A response to the Climate Assembly UK survey

25 November 2020  |  by Graham Lally

In June this year Climate Assembly UK brought together people from all walks of life to discuss how the UK can reduce greenhouse gas emissions to net zero by 2050. At the assembly, participants learnt about climate change and how the UK can address it, took time to discuss this with one another, and then made recommendations about what should happen.

The annual UK Parliament Week event ran at the start of November. As part of its many activities, it highlighted some of the recommendations that emerged from the Climate Assembly UK group held in 2020.

The UK Parliament Week survey looked at three areas of the recommendations – our approach to dairy and meat, to buying things, and to local engagement for tackling climate change. Naturally, all three of those are really important to SEA and the work we aim to do. So what ideas would we offer to the local community around these topics?

Choosing three ideas to push forward on each is a tricky challenge – it feels like there’s so much to do! Here are our starters-for-ten – let us know if you think we’ve missed anything important.

1. What are your top three ideas for how to encourage people to change their diets?

Open up conversations and information about where our food comes from with local shops and suppliers.

So often, we have very little idea of how far our food has travelled, where feed has come from, or the effect on forest ecosystems to produce what we buy. We can ask the tricky questions and highlight the answers, making the impact of what we eat more obvious.

Promote local suppliers with sustainable values and sustainable supply chains.

It needs to be easy to get hold of food that we trust, and so providing relevant information is the first step to changing our everyday habits.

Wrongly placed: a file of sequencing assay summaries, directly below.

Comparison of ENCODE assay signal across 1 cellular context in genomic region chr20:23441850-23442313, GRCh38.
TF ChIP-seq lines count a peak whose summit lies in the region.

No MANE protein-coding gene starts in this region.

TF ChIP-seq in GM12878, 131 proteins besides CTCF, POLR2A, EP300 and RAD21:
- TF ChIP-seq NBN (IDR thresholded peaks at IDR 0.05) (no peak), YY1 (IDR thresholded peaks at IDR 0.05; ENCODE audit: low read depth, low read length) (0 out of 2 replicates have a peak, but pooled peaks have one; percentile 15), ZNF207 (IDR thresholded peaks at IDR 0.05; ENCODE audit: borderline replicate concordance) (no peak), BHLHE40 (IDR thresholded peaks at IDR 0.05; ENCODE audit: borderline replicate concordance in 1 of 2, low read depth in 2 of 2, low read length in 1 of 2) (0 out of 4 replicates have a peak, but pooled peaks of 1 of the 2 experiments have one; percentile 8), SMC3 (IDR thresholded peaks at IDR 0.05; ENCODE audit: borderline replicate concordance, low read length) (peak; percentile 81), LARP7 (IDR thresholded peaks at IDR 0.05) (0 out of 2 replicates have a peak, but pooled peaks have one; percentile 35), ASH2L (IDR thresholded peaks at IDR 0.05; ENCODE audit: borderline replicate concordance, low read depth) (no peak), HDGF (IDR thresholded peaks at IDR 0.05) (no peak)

Encourage cooking skills and recipe sharing within the community.

Sometimes trying out a new meal idea can instantly change how you see a gnarled vegetable or an ingredient you’d never consider.
See our food page for more.

2. What are your top three ideas for how to encourage people to repair, share and/or reuse things more often?

Set up a community space to bring together repair skills.

There are so many people with expertise in maintaining and fixing the things we use – establishing a space to bring them together would make it so much easier to bring things to be repaired, but also to share experience and spread the skills that are useful to keep things running.

Encourage local re-use networks.

Often there’s no need to buy new, or to dispose so quickly. We can drastically cut huge amounts of wasted energy – and cash – by using things that others no longer need, and passing them on when their task is done.

Set up community-based ‘libraries’ for shared resources.

Not everybody needs everything at the same time – a more efficient approach to commonly-used resources would cut the need for consumption drastically, and further help to bring people together to share their skills.

See our consumption and waste pages for more info.

3. What are your top three ideas for how to engage people in your local area about how they can help tackle climate change?

Run regular events.

Getting together with a shared aim in mind can open up all kinds of results and conversations – from looking after a piece of land to sharing a bike ride, and from swapping seeds to having a cup of tea. Being able to work towards something positive can spark imagination and pride, instead of doom and gloom!

Find out what problems and challenges people have.

Ultimately, we’re all just human beings and hit challenges all the time. It’s our ability to help each other out in times of need that gives us a sense of humanity. We can start with acknowledging the problems each other have, and work together to resolve them – for individuals, for families, for whole towns and cities.

Set up a local network of interested people!

At its heart, this is what SEA is all about – letting the community know that there are others with an interest, and bringing them all together.


Interested in joining us? Got ideas of your own? Get in touch or join our mailing list to find out more.

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